Experiment with large typography and create interactive messages
Creating a fixation effect
Our goal is to apply fixation to two objects so that the first one will immediately "stick" to the middle of the page, while the second will stop at the point where it meets the first one. Like this:
Necessary settings
Setting the object's fixation area. This refers to the area of the screen (top, center, or bottom) relative to which the fixation effect starts. Note that the shapes in the example are fixed in the center of the screen.
This is the starting point of object fixation relative to the selection option: Window Top / Window Center / Window Bottom.
This is the distance in pixels that the object has to pass in fixed mode.
How to set it up
Setting up object parameters
1. Add a Zero Block from the Block Library to the page and head over to the block editor. Place two objects in the workspace, vertically, one after the other.
2. Set the objects to have the same fixation area. We set WINDOW CENTER as an example—both objects are fixed in the middle of the screen.
3. It’s better to choose the final size of all the elements and the distance between them at the beginning. The size of each element will affect the parameters of the animation.
The size of the shapes is 100x100 px. The distance between the figures is 300px. Distance = Indent of the second object - Height of the first
Tip: If you don’t have a clear target size in mind, use whole or decimal values when setting the element sizes and spacing to make your calculations easier.
Setting up animation parameters
1. Let's start by setting the Trigger offset / Animation starting point.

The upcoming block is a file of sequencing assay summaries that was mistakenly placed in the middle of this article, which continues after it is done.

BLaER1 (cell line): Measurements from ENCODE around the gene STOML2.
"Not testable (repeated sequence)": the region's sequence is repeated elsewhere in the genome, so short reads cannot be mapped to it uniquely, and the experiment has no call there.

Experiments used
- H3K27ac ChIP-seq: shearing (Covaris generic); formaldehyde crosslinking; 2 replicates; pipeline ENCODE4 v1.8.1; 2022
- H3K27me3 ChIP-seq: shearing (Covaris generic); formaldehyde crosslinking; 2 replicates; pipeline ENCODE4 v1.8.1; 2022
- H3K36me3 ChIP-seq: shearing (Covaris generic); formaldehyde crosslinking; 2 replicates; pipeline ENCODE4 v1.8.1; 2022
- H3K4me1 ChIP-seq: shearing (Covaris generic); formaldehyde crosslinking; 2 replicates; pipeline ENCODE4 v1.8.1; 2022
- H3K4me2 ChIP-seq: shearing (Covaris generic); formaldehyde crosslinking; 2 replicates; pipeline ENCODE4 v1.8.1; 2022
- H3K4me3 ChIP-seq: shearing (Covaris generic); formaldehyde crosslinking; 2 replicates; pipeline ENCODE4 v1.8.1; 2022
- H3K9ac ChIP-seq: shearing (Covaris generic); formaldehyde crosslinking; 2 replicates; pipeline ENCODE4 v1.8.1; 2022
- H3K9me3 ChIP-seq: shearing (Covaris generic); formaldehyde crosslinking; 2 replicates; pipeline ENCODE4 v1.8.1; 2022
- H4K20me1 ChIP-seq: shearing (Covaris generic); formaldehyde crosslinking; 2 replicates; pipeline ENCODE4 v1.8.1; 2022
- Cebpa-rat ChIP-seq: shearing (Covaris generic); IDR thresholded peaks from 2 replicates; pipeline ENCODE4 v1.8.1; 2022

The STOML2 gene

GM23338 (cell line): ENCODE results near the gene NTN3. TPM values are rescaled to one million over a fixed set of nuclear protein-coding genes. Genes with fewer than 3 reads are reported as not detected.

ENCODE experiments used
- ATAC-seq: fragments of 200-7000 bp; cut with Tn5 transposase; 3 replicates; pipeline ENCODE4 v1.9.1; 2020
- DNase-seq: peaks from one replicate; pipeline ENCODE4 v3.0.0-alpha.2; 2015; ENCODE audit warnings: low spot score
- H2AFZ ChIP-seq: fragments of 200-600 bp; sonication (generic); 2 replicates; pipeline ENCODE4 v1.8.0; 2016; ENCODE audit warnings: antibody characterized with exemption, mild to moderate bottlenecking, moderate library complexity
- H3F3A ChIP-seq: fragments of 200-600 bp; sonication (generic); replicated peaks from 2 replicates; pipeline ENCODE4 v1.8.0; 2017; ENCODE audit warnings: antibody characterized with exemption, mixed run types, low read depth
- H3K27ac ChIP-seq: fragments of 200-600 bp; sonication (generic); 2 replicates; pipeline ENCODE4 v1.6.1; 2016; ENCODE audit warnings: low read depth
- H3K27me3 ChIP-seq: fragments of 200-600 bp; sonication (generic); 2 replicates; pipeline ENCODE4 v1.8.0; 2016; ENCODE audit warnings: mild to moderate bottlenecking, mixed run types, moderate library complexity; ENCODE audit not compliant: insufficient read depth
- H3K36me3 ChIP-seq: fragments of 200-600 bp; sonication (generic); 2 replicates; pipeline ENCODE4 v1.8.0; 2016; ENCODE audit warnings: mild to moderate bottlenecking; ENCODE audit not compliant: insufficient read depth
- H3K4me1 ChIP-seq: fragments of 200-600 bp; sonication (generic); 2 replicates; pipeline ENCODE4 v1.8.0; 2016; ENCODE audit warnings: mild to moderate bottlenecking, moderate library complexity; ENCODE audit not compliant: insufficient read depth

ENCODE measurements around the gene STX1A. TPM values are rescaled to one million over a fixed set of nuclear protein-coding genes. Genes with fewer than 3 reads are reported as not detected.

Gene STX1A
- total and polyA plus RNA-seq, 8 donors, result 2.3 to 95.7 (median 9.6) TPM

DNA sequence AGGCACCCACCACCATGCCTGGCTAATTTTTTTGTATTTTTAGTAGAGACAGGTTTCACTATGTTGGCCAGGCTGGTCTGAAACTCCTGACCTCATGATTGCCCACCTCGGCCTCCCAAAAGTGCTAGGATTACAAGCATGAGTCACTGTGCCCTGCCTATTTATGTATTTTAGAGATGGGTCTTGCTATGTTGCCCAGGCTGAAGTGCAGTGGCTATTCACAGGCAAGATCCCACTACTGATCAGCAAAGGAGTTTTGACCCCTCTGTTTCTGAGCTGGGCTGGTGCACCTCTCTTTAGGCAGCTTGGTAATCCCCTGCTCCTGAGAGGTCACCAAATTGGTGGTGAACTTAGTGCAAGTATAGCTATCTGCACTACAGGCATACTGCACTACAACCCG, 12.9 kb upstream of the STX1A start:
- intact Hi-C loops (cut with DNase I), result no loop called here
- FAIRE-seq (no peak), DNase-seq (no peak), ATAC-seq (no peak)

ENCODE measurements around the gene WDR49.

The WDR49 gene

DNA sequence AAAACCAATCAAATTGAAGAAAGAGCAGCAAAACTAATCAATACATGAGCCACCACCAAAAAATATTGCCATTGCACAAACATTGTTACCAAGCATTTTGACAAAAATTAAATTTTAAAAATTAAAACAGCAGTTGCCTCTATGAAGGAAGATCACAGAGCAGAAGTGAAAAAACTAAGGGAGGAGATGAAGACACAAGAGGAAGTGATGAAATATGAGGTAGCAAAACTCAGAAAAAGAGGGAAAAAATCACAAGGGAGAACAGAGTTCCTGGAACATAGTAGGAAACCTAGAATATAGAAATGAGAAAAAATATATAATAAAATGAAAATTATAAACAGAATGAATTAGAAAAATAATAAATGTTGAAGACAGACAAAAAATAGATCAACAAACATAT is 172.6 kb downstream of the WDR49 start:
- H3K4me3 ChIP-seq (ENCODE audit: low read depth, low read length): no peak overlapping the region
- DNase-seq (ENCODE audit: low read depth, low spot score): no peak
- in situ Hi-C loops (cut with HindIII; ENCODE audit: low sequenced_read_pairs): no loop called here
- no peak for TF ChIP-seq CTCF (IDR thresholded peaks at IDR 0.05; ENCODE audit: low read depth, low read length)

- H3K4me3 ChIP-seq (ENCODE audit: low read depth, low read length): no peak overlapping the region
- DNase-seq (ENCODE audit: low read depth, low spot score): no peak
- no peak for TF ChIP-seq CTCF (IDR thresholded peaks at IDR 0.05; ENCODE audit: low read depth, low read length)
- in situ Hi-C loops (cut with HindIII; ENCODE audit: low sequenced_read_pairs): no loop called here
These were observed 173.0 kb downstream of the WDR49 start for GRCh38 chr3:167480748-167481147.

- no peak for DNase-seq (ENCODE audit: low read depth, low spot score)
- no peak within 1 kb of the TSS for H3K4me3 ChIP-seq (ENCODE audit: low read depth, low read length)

The point is counted relative to our chosen area - Window center.

Start from the object located on top. That makes it easier to calculate starting points for the animation of the remaining objects. The top object has 0px set as the animation starting point. This means that it will stick exactly in the center of the screen.

The bottom object should stick when it touches the top object. This means that its animation starting point will be lower by the height of the first object. Let's set a 100px indent.
2. Set the distance.

This is the distance the object should pass while in fixed mode. Start setting up the animation from the bottom object, this way you'll be more comfortable calculating the "sticking" distance.
Square. If you look at the example again, you'll notice that the square doesn't cover any distance while in fixed mode—it merely remains fixed under the circle. This means we need to set the distance to 0px.
Circle. The circle in fixed mode covers the distance to reach the square. The fixation effect disappears after that, and both figures can be scrolled as usual.

Essentially, the circle has to get to the position of the square but it stops a bit higher to stick to it.

This means 400px - 100px (height of the square) = 300px
Save the settings and publish the page. The changes will be visible in preview mode or after the page is published.